Published in Proceedings of 2012 International Conference on Social Informatics [Published Version]
Social-media-supported academic conferences are
becoming increasingly global as people anywhere can participate
actively through backchannel conversation. It can be challenging
for the conference organizers to integrate the use of social media,
to take advantage of the connections between backchannel and
front stage, and to encourage the participants to be a part
of the broader discussion occurring through social media. As
academic conferences are different in nature, specialized tools
and methods are needed to analyze the vast amount of digital
data generated through the backchannel conversation, which can
offer key insights on best practices. In this paper we present our
two fold contribution to enable organizers to gain such insights.
First, we introduce Conference Monitor (CM), a real time webbased
tweet visualization dashboard to monitor the backchannel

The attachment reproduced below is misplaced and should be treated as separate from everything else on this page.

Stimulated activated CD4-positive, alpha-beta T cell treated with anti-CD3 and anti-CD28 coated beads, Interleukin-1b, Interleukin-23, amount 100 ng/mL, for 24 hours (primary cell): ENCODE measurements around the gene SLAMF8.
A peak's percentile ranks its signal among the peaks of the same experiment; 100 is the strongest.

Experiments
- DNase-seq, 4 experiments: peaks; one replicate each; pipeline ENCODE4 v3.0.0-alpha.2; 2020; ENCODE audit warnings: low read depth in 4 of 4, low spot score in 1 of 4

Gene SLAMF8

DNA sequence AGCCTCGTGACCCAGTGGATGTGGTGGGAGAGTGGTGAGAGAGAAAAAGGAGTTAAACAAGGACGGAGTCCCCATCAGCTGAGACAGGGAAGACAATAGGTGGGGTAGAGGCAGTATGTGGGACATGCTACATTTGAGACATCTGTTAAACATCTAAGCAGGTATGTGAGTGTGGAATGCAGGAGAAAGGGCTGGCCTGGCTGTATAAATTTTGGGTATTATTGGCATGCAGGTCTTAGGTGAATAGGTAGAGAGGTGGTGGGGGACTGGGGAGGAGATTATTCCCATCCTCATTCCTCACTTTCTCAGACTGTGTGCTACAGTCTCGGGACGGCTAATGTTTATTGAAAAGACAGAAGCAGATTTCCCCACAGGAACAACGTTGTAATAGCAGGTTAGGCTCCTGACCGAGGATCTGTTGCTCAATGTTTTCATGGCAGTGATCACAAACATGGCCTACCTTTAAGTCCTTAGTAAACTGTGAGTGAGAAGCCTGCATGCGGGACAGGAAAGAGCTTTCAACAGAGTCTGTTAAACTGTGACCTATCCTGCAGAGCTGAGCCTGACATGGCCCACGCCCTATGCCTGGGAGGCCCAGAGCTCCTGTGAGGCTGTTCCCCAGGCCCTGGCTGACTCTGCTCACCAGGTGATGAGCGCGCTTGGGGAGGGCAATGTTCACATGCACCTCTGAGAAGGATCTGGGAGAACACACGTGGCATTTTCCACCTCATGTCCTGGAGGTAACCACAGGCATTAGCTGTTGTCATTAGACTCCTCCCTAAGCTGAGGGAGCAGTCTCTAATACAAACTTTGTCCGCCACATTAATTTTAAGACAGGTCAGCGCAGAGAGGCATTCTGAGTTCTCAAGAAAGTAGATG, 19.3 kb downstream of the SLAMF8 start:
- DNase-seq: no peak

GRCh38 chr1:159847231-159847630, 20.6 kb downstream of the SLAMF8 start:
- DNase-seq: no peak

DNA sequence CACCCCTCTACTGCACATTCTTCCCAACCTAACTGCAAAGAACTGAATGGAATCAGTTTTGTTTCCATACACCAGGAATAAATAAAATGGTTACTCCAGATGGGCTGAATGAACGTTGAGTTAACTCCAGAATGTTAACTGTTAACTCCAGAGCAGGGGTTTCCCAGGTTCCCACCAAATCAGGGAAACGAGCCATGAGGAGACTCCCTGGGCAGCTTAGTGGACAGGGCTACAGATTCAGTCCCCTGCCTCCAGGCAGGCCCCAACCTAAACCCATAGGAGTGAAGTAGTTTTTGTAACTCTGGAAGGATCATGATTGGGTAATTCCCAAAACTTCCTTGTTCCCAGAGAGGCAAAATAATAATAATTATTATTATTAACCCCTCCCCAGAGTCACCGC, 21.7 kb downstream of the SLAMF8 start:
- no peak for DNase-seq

conversation during academic conferences. We demonstrate the
features of CM, which are designed to help monitor academic
conferences and its application during the conference Theorizing
the Web 2012 (TtW12). Its real time visualizations helped identify
the popular sessions, the active and important participants and
trending topics during the conference. Second, we report on our
retrospective analysis of the tweets about the TtW12 conference
and the conference-related follower-networks of its participants.
The 4828 tweets from 593 participants resulted in 8:14 tweets
per participant. The 1591 new follower-relations created among
the participants during the conference confirmed the overall high
volume of new connections created during academic conferences.
We also observed that on average a speaker got more new
followers than a non-speaker. A few remote participants also
gained comparatively large number of new followers due to the
content of their tweets and their perceived importance to the
conference followers. There was a positive correlation between
the number of new followers of a participant and the number
of people who mentioned him/her. The analysis of the tweets
suggested that remote participants had a significant level of
participation in the backchannel and live streaming helped them
to be more engaged.
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